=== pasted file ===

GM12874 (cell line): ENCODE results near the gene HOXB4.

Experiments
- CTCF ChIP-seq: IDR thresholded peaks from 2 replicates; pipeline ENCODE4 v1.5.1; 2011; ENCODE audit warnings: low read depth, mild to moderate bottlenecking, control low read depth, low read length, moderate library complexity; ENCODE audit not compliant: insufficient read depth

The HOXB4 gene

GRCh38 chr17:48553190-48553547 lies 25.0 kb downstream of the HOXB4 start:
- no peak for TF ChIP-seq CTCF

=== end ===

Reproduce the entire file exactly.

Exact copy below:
GM12874 (cell line): ENCODE results near the gene HOXB4.

Experiments
- CTCF ChIP-seq: IDR thresholded peaks from 2 replicates; pipeline ENCODE4 v1.5.1; 2011; ENCODE audit warnings: low read depth, mild to moderate bottlenecking, control low read depth, low read length, moderate library complexity; ENCODE audit not compliant: insufficient read depth

The HOXB4 gene

GRCh38 chr17:48553190-48553547 lies 25.0 kb downstream of the HOXB4 start:
- no peak for TF ChIP-seq CTCF